Divorce Rates Will Rise as the Economy Recovers, Study Finds

C. Price

Written by: C. Price

C. Price

C. Price is part of DatingAdvice.com's content team. She writes advice articles, how-to guides, and studies — all relating to dating, relationships, love, sex, and more.

Edited by: Lillian Castro

Lillian Castro

Lillian Guevara-Castro brings more than 30 years of journalism experience to ensure DatingAdvice articles have been edited for overall clarity, accuracy, and reader engagement. She has worked at The Atlanta Journal and Constitution, The Gwinnett Daily News, and The Gainesville Sun covering lifestyle topics.

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New research says the number of divorces in the U.S. is directly impacted by the state of the economy and predicts more couples will dissolve as they are better able to afford the process.

The study’s author, sociologist Philip N. Cohen from the University of Maryland, wanted to look at how the effects of the economy drive the U.S. divorce rate.

His findings will be published in the upcoming Population Research and Policy Review.

Cohen found the number of divorces dropped along with the markets in 2007. He points to some economists who viewed it as a “silver lining” to the recession, suggesting crimes of crisis will pull a couple together.

However, Cohen said the decline in divorces may be more related to the costly nature of the ordeal rather than speaking to the strength of a particular marriage.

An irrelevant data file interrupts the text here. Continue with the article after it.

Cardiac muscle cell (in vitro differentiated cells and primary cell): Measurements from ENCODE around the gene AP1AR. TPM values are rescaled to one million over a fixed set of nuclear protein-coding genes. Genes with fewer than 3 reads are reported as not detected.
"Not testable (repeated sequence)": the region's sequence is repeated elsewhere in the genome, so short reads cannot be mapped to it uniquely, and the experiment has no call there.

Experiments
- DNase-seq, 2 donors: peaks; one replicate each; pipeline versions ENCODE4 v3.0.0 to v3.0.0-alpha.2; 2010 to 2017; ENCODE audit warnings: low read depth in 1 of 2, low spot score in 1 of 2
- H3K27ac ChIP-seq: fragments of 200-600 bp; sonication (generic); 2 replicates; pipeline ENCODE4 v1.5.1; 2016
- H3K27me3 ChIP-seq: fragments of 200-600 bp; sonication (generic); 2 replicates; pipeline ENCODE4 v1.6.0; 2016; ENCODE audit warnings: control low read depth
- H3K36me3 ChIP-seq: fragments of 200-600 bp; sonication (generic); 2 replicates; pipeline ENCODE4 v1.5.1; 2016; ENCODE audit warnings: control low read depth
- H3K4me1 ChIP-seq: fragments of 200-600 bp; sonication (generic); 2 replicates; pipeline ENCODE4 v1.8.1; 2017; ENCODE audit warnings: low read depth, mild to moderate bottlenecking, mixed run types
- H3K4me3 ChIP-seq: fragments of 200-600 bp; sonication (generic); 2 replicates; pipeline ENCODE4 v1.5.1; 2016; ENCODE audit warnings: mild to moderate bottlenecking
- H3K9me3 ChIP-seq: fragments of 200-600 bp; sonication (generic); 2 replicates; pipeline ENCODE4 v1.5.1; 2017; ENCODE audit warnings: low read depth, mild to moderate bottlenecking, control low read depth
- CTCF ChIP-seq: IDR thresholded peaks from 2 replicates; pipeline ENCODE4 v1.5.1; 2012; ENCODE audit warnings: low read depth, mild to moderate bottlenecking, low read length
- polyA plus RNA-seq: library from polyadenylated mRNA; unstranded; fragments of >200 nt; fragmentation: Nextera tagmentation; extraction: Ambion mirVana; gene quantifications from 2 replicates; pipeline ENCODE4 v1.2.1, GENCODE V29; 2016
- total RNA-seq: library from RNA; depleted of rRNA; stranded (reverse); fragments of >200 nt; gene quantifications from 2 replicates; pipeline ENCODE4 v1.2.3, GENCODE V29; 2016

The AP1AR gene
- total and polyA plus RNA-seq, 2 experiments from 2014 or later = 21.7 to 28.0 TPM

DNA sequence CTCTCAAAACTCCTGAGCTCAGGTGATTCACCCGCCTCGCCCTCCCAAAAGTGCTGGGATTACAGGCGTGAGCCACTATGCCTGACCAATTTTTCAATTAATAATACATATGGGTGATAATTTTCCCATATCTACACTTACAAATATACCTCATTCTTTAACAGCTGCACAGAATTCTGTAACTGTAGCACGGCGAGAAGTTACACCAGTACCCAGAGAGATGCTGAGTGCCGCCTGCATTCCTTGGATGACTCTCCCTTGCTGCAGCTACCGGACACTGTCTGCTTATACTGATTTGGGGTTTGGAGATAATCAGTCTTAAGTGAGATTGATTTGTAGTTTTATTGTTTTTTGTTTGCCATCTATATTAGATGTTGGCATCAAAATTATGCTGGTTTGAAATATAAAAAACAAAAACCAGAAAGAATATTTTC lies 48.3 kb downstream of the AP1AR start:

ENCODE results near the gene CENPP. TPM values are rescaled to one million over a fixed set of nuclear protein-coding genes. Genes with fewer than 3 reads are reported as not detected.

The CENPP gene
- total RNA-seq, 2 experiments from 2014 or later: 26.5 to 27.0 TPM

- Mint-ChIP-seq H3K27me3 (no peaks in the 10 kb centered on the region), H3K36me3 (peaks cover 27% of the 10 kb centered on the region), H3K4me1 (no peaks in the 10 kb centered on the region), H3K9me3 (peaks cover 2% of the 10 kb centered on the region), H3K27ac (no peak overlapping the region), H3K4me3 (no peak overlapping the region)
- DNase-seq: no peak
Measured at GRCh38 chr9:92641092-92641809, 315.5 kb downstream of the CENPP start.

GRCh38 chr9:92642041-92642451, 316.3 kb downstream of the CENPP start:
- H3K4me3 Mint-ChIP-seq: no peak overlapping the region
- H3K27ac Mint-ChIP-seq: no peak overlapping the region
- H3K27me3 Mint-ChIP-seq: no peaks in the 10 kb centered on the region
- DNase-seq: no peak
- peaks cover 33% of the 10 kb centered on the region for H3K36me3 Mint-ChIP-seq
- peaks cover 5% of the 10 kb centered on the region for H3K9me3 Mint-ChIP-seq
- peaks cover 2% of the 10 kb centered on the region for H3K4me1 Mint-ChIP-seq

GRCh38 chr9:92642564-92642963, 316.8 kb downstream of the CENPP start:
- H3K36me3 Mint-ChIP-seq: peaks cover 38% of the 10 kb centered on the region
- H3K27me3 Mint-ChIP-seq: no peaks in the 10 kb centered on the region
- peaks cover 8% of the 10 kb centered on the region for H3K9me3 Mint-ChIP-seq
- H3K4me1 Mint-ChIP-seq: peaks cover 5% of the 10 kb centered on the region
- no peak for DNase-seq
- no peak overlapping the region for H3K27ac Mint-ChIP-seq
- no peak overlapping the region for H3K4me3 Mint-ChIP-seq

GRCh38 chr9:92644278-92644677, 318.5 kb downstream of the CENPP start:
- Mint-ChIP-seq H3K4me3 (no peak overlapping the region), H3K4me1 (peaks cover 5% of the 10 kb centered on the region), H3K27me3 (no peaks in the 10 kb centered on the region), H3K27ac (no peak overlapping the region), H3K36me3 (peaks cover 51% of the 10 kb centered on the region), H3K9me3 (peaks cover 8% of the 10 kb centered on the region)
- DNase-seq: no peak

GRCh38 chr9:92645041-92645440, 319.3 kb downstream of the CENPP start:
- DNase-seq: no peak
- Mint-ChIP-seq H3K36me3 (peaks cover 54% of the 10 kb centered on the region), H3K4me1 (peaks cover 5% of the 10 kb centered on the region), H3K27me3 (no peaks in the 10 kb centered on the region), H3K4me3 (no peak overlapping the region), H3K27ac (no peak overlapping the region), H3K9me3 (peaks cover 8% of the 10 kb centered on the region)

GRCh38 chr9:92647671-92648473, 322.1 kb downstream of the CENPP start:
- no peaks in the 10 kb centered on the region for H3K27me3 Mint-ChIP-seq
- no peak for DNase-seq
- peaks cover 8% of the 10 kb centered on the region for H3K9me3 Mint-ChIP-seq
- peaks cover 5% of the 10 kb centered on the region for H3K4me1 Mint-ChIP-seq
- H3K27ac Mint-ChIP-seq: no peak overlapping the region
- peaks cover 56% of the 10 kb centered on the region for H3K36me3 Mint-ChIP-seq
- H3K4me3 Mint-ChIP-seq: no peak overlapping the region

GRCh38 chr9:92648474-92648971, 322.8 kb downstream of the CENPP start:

“From 2008 to 2011, 4% of divorces

that would have occurred did not.”

From 2008 to 2011, he estimates roughly 4 percent of divorces that would have occurred did not. That represents about 150,000 couples.

For 2008, Cohen found women divorced at a rate of 20.9 per 1,000 married. One year later, that rate dropped to 19.5 and 19.8 in 2010.

The study suggests that we can trace the economic recovery against the rising divorce rates nationwide.

“History shows that fluctuations in divorce rates resulting from changing economic conditions may reflect the timing of divorce more than the odds of divorce,” Cohen said.

According to sociologist Andrew Cherlin, of Johns Hopkins University, this is precisely what happened in the 1930s following the onset of the bleakest days ever seen for the U.S. economy.

”The divorce rate dropped during the Great Depression not because people were happier with their marriages, but because they couldn’t afford to get divorced,” he said. Read more here: ucla.edu

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